ConCourt sets Sept 27 for ruling on preliminary issues in LAZ Bill 10 case

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The Constitutional Court has reserved judgement on the Law Association of Zambia’s (LAZ) request to dismiss a notice of motion by the State to have the petition where LAZ is challenging the Amendment of Bill No 10, thrown out for irregularity.

This was after a panel of five Constitutional Court judges led by its president, justice Hildah Chibomba, heard submissions from the lawyer representing LAZ John Sangwa and the Attorney General Likando Kalaluka.

The Attorney General had pleaded with the Court not to reserve judgement but justice Chibomba refused to entertain Kalaluka’s application saying it was not tenable as the court had already taken a position.

The court has since reserved judgement for September 27 on the preliminary issues raised by the parties.

This is the matter in which LAZ has dragged President Edgar Lungu, the Attorney General and the National Assembly to the Constitutional Court for attempting to alter the Constitution of Zambia through Bill 10, 2019.

When the matter came up for hearing before Constitutional Court justices Chibomba, Enock Mulembe, Annie Sitali, Mungeni Mulenga and professor Margaret Munalula, Tuesday, LAZ through its lawyer John Sangwa raised preliminary issues asking the court to dismiss the State’s notice of motion for being incompetent.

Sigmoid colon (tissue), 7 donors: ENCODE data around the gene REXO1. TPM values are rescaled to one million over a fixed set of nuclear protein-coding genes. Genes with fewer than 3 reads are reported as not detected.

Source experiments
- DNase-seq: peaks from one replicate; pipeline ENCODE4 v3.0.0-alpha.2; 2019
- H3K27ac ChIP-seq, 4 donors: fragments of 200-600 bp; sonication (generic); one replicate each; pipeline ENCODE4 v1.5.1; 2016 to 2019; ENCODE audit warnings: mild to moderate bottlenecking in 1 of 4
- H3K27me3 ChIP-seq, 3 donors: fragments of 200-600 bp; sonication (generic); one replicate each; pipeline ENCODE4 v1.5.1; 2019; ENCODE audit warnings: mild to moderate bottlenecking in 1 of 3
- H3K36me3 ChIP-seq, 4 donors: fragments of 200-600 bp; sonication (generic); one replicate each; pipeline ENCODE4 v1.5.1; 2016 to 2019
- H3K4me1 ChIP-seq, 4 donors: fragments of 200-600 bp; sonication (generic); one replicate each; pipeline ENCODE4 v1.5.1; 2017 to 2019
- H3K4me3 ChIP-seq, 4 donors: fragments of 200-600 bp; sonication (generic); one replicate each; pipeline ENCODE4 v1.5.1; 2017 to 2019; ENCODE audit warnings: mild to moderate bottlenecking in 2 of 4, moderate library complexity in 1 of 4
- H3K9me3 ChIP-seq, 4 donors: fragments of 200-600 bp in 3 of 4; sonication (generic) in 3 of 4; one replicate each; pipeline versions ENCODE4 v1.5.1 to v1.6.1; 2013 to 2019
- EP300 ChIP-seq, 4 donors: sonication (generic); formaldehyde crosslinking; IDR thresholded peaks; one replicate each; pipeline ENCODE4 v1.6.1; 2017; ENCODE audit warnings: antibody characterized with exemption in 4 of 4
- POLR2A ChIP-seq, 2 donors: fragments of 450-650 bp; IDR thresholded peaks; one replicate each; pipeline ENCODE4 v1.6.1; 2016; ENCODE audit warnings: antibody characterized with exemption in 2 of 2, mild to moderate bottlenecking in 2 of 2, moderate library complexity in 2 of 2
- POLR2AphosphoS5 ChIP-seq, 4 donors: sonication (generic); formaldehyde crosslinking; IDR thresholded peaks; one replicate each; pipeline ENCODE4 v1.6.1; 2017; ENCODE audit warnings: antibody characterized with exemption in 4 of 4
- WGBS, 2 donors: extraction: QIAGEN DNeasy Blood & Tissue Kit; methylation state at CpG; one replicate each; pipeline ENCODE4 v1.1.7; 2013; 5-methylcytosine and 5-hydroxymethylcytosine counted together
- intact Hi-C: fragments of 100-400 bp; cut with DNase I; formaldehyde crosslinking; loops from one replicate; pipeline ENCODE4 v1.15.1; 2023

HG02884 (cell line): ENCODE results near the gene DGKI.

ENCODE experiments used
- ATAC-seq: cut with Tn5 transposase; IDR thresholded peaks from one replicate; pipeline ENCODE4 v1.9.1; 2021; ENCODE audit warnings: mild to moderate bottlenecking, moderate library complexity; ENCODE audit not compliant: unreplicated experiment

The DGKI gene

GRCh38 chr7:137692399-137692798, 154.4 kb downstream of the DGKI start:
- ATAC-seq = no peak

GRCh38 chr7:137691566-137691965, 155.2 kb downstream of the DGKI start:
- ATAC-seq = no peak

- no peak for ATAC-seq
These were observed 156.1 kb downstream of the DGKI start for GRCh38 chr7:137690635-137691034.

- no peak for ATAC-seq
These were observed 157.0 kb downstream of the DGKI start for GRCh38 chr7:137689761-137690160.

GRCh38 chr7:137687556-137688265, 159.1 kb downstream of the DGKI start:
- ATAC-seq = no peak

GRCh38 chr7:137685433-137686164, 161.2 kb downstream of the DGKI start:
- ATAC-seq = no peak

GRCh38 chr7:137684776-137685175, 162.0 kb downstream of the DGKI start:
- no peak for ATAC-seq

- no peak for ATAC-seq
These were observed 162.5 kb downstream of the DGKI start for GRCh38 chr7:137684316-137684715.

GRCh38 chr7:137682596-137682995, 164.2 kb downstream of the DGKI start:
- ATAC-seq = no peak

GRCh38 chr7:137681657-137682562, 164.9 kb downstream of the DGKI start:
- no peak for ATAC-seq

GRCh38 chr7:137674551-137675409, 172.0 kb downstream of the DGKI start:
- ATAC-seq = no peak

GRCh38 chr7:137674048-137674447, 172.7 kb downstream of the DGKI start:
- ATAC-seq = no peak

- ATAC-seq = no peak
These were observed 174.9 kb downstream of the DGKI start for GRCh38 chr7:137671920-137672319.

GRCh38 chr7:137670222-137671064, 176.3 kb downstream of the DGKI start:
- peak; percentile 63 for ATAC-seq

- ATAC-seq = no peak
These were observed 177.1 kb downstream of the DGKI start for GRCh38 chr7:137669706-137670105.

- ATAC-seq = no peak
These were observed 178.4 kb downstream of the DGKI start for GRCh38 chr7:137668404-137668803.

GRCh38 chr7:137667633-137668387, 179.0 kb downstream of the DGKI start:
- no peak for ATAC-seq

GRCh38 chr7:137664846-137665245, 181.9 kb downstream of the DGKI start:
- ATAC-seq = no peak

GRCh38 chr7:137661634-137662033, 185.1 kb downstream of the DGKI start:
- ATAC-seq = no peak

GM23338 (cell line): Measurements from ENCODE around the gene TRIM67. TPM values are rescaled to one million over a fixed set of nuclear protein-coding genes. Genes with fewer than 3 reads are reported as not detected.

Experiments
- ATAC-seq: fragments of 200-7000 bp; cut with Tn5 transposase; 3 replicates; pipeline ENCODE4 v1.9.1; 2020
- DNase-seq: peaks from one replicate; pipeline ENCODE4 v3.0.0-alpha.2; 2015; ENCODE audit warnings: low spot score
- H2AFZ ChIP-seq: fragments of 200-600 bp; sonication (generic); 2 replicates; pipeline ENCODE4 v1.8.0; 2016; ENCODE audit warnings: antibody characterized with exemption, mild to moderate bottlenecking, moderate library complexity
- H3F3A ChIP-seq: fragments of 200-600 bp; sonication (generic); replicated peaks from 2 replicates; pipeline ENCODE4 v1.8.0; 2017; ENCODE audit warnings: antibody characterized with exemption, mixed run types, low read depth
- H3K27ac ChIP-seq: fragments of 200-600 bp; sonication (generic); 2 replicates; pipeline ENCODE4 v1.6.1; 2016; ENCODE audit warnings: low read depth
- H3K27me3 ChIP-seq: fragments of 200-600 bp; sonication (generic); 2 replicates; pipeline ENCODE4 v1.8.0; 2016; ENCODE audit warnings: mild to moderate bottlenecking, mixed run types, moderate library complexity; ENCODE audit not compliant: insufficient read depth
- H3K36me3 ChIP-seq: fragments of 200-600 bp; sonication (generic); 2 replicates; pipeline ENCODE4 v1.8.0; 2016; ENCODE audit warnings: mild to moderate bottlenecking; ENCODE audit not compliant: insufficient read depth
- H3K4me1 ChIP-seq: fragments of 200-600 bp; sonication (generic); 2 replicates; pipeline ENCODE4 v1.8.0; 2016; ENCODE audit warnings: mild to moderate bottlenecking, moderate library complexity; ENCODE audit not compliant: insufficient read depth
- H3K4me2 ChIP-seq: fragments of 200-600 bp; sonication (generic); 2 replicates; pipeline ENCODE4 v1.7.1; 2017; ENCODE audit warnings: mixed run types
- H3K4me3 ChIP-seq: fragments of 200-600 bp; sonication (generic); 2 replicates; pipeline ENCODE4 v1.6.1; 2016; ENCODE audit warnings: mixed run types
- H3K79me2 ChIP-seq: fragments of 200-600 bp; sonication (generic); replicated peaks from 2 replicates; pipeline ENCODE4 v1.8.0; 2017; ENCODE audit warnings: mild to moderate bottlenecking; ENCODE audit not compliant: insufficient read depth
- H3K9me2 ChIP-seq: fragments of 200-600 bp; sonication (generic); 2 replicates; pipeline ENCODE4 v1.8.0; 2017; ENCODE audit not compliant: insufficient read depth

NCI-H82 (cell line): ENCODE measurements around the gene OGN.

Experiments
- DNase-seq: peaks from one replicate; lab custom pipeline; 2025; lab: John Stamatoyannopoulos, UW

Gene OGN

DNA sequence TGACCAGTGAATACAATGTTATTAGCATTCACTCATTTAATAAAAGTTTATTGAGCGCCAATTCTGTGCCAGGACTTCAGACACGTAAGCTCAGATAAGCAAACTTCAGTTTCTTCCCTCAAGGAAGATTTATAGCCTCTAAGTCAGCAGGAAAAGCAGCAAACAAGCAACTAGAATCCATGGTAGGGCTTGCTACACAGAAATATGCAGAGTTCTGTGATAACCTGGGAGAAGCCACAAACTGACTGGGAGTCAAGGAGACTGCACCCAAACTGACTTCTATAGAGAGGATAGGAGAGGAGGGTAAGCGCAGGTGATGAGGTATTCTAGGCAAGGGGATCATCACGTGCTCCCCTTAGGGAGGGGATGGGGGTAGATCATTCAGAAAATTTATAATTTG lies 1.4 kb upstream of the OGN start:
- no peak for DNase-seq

Sangwa argued that the court should dismiss the State’s motion because Orders 14A and 33 did not apply to proceedings before the Constitutional Court and also did not apply to matters brought by petition.

He said it was illegal and unconstitutional to rely upon the said order because matters of practice and procedure must be prescribed by an act of parliament.

Sangwa further argued that Orders 14A and 33 also did not apply to proceedings against the State or by the State.

He however, requested the court to direct the State to file an answer and affidavit in opposition to its petition against the Constitutional (Amendment) Bill No. 10 of 2019 in line with its rules.

But the State argued that Orders 14A and 33 were applicable to proceedings before the Constitutional Court and that the court had requisite jurisdiction to entertain its application.

The State therefore, prayed that the court finds that it complied with the provisions of Order 14A and sustain its application.

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